My Year Without Sex

Australian sex comedies in the 1970’s revelled in its physical manifestations.  Going further than Britian’s Carry On series, films like Alvin Purple had a gritty realism amongst its outlandish sexcapades.  These days film-makers seem keen on exploring its emotional sides whilst still having some quirky fun.  My Year Without Sex is a charming addition to the genre showing how enforced chastity can change a family’s dynamics.
Natalie (Sacha Horler) is a loving mum happily married to Ross (Matt Day).  Upon visiting her doctor, she suddenly collapses due to a brain embolism.  After spending weeks recovering in hospital, she is instructed to momentarily abstain from any strenuous activity - including sex.  Attempting to establish new parameters in their relationships, the arrival of female priest Margaret (Maude Davey), gives added strength to cope without the three letter worded craving.
Making mundane situations entertaining can sometimes be difficult.  Celebrating her characters ordinary lives, director Sarah Watt succeeds by interweaving a truthful honesty in their development.  Although ‘going on a journey’ can be a hackneyed phrase, it’s easy to do so here with people refusing to surrender to illness.  Anyone who has lived through these moments should find much to relate with the frustration in trying to re-engage with normal life well articulated by its strong cast.  It’s often the ability to overcome such hurdles that shows the strength of a person and of a family learning to deal with their situation. 
Watt’s story-telling skills can be seen in the script’s added subtexts.  In examining the increasing sexualisation of society and the over-stimulation of constant visual distractions, she shows how these elements can increase someone’s stress.  By giving in to the barrage of consumerism there is the danger that, like her characters, we lose some of our emotional needs.  In spite of some occasionally predictable sequences, the family’s re-evaluation of their existence help maintain some much needed authenticity.  These themes are mixed in an engaging blend proving the best comedy is drawn naturally from everyday surroundings.
Performed by a fine ensemble and avoiding the traps of mawkish melodrama, My Year Without Sex is a diverting essay in defying illness.  It also shows how the sea-change between the portrayal of sex and comedy in Australian cinema has grown from the salacious antics of nearly forty years ago.
Rating out of 10:  7

What Just Happened

Hollywood’s PR experts are often its most creative people.  Spinning tales of smooth film production, their skills in shaping truths for their own benefit is remarkable.  What Just Happened attempts to hold a mirror to such gurus with vanity and deception apparently running rampant.  Based on an insider’s memoirs, the titanic story of bruised personalities and imaginative madness shows how the artistic process can be halted by one’s sense of self worth.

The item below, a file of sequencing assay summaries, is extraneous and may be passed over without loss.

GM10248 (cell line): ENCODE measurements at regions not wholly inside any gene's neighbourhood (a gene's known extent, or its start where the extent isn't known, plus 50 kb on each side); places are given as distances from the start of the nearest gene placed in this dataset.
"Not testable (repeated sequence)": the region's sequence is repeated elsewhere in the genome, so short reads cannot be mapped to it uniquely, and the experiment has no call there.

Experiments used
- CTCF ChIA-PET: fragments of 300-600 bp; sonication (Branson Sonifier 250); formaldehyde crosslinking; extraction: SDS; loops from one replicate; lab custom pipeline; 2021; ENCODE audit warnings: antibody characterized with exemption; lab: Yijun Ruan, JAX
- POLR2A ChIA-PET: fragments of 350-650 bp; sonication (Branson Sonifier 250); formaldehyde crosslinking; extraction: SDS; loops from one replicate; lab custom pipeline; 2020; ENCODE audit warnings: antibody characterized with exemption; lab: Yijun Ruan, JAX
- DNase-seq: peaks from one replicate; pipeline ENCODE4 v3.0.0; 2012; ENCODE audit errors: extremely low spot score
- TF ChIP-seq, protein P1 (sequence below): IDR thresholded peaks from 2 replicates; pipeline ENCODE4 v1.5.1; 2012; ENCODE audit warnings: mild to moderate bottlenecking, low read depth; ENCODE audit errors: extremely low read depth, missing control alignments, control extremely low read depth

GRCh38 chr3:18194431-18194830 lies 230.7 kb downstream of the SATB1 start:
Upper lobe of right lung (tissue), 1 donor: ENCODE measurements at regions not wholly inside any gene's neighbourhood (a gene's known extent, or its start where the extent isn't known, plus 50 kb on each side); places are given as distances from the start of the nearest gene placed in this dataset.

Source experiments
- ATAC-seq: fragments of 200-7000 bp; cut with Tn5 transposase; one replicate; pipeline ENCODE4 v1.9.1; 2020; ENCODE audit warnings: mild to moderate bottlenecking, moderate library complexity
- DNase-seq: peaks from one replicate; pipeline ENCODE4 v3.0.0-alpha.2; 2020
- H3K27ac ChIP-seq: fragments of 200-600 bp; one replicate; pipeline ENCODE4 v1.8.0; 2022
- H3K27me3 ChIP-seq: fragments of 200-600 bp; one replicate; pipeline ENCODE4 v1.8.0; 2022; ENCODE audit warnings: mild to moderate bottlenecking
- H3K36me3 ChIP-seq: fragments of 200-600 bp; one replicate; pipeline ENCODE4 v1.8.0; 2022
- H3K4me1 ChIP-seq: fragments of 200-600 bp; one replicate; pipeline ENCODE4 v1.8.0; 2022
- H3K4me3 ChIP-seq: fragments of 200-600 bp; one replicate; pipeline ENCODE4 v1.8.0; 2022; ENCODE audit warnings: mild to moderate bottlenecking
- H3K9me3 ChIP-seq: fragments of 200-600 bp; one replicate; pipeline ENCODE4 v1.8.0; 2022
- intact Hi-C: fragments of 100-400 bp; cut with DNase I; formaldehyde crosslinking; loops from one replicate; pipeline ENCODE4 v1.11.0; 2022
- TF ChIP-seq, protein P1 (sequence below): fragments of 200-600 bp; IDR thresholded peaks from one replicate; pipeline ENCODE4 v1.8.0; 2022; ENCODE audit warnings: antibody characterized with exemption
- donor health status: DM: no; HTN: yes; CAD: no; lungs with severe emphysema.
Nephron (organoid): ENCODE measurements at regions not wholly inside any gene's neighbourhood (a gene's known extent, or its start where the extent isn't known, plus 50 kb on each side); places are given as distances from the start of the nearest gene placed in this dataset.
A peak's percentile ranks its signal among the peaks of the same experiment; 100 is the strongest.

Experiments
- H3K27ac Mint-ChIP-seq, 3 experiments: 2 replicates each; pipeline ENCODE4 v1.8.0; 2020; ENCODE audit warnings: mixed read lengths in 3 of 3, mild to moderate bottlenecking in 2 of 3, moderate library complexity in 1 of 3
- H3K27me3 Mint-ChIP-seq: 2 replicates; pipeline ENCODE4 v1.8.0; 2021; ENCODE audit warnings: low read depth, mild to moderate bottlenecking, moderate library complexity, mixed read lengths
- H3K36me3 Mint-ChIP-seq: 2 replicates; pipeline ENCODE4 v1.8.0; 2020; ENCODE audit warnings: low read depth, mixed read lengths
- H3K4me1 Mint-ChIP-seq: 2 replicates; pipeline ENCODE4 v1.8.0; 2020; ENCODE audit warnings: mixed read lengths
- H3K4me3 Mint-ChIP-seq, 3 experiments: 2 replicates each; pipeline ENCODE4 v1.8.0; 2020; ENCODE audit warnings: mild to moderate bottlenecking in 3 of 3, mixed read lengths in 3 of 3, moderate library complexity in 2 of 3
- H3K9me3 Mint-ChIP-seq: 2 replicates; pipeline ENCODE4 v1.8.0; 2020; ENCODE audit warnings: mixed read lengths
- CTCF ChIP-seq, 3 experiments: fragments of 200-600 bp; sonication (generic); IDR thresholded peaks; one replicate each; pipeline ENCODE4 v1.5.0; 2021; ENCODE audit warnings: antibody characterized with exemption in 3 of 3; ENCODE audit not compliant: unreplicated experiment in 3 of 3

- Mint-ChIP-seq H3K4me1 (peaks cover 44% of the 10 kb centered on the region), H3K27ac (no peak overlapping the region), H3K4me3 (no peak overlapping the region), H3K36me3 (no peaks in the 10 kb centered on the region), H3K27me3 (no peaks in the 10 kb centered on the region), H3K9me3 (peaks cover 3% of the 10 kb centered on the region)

Tinseltown producer Ben (Robert De Niro) is in a state of constant harassment.  Feeling the heat from a studio unhappy with the ending of his latest movie, he also deals with the dramas engulfing his next film.  When its recalcitrant star refuses to shave his beard, a potential catastrophe arises.  Caught between stars, agents and two ex-wives, Ben’s everyman abilities are stretched to breaking point with an ego more than matching their own.
Having directed many hits over the decades, What Just Happened offers Barry Levinson a chance to bite the hands that feeds him.  Ultimately throwing his punches rather than aiming hard at his targets, his general disdain for the Hollywood money-men is clearly seen.  From turning thoughtful pieces into ‘products’ to the pressure in staying on top, their influence has dimmed the lustre the dream factory once had.  In a way you feel a wistful sadness in that the audience become the losers as they view images seemingly light years away from the writer’s original intent.
There are still many amusing moments to be had, even if they aren’t as funny as they should have been.  To be genuinely satirical rather than bitterly cynical is a gift few directors possess with Levinson unfortunately plumbing for the latter.  Occasionally meandering through its episodic script, salient points become lost as events try too hard in gaining traction.  Making up for this is some great acting from De Niro whose talent for roles requiring repressed rage is well utilised.  Playing themselves, Sean Penn and Bruce Willis have a great time with John Tuturro as a stressed agent being good value.  
A middling effort rather than a cracker of a comedy, What Just Happened seems as empty as the people it presents.  Not without merit, it raises the point in how such powerfully dysfunctional people find the time to make films in between their own personal dilemmas.
Rating out of 10:  6